Over 10 percent of all visits to Google websites are now made over IPv6 connections, as take-up of the next internet protocol continues to improve.
The past 12 months saw considerable growth. Google data shows that as of 2 January 2016, 10.09 percent of all traffic to its websites came from IPv6 connections, almost double that of the same date in 2015.
Given the scale of Google’s web presence this is a good indication of the overall trend of IPv6 uptake.
Belgium leads the way
Several smaller nations lead the global table for IPv6 connections. Belgium leads with 44.32 percent of connections in the country made over IPv6, while Switzerland is second with 30.89 percent.
For larger nations, the US is the most notable user of IPv6 with 25.63 percent of all connections to Google in the country coming from IPv6 connections. Germany, meanwhile, is clearly making good progress with 23.05 percent of connections.
The UK, though, lags behind with just 2.95 percent of connections to Google sites taking place over IPv6 connections.
The need to move to IPv6 is likely to become more pressing in the months ahead as the availability of IPv4 address spaces dwindles.
Nathalie Künneke-Trenaman, IPv6 program manager at the RIPE NCC, the European Regional Internet Registry, (RIR) told V3 that the 10 percent figure was a key milestone and she hoped the trend would grow in the year ahead.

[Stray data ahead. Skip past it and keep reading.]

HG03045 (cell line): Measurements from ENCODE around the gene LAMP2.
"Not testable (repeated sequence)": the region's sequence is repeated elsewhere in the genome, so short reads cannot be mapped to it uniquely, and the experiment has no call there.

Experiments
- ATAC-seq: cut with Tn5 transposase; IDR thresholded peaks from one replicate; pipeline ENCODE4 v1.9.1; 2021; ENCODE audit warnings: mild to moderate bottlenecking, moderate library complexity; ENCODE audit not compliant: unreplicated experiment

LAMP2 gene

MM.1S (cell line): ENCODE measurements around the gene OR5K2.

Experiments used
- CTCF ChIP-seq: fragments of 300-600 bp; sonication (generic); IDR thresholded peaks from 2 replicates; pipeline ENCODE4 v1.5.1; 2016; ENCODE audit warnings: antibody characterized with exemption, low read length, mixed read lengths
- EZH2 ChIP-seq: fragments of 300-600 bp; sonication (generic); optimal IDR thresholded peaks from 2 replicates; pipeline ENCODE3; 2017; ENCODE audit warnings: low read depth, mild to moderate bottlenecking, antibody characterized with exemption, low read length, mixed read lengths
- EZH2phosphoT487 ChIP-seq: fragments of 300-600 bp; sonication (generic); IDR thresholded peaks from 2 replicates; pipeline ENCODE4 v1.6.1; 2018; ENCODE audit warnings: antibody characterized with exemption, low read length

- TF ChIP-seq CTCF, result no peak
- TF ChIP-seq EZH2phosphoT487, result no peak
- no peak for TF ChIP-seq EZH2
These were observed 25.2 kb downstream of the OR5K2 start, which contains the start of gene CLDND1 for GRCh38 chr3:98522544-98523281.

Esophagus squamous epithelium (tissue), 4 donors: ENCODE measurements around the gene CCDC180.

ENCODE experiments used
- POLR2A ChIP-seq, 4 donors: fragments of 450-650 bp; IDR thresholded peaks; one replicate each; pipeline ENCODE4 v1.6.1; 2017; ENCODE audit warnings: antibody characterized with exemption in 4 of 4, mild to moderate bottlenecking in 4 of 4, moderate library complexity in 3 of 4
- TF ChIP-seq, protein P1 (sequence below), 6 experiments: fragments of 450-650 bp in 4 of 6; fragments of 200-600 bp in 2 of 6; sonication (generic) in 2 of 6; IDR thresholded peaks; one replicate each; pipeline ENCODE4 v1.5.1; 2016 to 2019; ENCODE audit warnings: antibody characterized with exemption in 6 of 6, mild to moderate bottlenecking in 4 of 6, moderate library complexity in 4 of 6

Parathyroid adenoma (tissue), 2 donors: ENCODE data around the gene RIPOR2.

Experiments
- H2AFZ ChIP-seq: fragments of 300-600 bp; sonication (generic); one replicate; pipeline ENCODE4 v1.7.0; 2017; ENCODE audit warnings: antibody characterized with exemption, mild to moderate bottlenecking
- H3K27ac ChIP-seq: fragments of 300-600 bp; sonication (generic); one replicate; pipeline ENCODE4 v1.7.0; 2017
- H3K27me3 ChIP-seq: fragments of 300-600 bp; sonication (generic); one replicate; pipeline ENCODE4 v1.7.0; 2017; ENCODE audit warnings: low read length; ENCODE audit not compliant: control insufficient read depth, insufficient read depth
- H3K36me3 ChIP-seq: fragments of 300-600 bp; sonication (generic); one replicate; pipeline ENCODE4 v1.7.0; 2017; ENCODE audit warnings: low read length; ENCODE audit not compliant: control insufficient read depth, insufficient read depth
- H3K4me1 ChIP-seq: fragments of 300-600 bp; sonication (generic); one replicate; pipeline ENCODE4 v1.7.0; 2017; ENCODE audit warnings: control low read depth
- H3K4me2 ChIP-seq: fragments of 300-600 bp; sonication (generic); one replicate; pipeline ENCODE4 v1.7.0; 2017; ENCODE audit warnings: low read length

“Adding IPv6 to networks is a great enabler for new technologies and services, and major technology leaders are increasingly committing to it. Apple has made IPv6 support a requirement for all app submissions, and ISPs globally are running large-scale tests," she said.
"It’s never been more important that we adopt IPv6, with four out of five regions across the world having reached IPv4 exhaustion. We hope to see 2016 fully embrace IPv6, as it’s the only way to scale and grow networks for the future.”
Last year the American Registry of Internet Numbers (ARIN) was forced to reject a request for IPv4 addresses as it did not have enough left, the first time this had happened.
At the time it urged organisations to consider the use of IPv6, especially as new technologies such as the Internet of Things (IoT) increase the need for new address blocks.
“ARIN encourages customers to seriously undertake a review of what they will need to make the switch to IPv6,” the organisation said.
“The internet is evolving and, as it changes and expands into new territories like the IoT, IPv6 will play a critical role."
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